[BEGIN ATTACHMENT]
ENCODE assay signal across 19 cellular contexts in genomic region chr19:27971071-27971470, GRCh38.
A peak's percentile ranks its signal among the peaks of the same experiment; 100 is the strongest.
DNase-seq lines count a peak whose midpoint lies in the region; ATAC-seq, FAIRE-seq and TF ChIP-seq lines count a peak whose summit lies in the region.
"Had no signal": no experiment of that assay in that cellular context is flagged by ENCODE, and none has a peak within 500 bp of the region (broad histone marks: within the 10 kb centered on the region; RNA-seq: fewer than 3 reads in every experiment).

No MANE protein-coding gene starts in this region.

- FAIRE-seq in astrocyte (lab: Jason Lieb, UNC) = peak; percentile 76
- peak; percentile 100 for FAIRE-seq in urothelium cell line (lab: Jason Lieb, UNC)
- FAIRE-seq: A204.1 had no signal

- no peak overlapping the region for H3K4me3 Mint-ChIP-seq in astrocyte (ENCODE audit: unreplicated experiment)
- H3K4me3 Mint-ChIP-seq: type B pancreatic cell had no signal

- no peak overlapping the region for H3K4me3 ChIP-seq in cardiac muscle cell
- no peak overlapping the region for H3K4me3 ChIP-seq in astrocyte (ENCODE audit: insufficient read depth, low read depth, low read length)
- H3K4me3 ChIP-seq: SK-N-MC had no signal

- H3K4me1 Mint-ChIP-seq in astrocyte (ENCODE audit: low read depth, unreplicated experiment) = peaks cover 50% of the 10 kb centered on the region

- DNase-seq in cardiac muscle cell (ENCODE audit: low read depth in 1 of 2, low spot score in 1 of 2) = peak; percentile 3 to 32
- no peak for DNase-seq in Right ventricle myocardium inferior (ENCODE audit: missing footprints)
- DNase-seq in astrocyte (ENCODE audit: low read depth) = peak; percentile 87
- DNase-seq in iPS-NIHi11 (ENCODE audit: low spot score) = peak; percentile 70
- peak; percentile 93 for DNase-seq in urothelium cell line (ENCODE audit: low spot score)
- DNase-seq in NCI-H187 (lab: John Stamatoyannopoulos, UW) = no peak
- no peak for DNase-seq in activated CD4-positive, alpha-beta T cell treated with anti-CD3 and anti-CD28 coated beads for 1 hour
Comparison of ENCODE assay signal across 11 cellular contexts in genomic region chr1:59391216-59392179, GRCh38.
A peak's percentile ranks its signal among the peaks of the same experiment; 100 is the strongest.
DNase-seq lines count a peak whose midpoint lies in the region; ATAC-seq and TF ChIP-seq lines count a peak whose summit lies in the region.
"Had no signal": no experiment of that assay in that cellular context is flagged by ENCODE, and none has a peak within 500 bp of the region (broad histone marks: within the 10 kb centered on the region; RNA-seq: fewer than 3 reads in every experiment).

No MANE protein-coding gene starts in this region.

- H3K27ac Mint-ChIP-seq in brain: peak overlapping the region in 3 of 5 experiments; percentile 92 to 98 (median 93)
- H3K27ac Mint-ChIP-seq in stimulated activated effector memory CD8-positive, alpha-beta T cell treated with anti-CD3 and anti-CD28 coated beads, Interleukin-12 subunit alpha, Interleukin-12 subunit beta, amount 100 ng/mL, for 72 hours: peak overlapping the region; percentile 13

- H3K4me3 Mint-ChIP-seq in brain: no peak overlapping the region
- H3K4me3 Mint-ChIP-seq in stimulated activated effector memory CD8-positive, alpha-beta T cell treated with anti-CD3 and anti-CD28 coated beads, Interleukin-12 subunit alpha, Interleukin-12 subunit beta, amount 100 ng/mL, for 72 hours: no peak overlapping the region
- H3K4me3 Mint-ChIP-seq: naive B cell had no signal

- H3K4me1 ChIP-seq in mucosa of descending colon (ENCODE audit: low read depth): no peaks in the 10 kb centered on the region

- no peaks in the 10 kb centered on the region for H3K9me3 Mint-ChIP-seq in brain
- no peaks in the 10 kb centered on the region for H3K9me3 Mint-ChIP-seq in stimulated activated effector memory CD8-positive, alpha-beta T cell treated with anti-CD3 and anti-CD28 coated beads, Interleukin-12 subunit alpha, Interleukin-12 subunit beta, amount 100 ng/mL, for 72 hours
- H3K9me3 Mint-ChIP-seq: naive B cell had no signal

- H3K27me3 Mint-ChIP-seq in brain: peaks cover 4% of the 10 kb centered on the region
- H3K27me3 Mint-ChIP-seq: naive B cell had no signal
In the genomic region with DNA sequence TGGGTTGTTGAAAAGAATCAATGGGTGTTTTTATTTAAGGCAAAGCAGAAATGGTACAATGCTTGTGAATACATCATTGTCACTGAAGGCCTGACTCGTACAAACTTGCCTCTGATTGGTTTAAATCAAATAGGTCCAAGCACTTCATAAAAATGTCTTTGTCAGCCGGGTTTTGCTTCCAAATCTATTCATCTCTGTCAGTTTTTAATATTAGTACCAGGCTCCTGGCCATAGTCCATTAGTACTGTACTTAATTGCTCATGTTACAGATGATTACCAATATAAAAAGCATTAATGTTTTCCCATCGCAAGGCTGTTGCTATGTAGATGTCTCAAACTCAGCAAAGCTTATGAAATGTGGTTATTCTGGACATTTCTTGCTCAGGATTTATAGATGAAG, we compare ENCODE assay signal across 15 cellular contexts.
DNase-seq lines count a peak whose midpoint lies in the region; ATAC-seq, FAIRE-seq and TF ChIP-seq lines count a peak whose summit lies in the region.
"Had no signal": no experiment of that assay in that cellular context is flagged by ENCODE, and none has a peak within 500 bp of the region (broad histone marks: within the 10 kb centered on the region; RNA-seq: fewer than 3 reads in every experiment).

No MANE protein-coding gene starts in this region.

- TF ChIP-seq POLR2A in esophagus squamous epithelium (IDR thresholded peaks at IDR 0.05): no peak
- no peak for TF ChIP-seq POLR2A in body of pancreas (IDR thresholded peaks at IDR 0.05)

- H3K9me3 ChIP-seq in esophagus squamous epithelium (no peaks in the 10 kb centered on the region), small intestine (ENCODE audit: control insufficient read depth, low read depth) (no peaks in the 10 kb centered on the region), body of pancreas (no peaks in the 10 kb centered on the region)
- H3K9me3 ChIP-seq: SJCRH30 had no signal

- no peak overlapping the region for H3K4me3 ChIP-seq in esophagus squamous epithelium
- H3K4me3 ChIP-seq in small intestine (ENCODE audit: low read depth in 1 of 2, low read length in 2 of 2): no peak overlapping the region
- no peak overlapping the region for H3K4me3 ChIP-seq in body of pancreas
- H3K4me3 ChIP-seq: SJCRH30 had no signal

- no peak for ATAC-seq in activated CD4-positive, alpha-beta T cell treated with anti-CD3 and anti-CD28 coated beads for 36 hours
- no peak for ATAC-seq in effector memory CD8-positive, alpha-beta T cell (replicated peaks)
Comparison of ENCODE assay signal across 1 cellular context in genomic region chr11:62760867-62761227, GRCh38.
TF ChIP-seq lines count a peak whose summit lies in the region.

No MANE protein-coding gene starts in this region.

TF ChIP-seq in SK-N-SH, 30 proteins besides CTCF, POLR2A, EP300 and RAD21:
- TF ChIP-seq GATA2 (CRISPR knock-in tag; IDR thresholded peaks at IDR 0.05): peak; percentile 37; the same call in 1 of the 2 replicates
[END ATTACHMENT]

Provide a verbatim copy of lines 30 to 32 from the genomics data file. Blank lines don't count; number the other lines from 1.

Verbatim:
- H3K4me3 Mint-ChIP-seq in stimulated activated effector memory CD8-positive, alpha-beta T cell treated with anti-CD3 and anti-CD28 coated beads, Interleukin-12 subunit alpha, Interleukin-12 subunit beta, amount 100 ng/mL, for 72 hours: no peak overlapping the region
- H3K4me3 Mint-ChIP-seq: naive B cell had no signal

- H3K4me1 ChIP-seq in mucosa of descending colon (ENCODE audit: low read depth): no peaks in the 10 kb centered on the region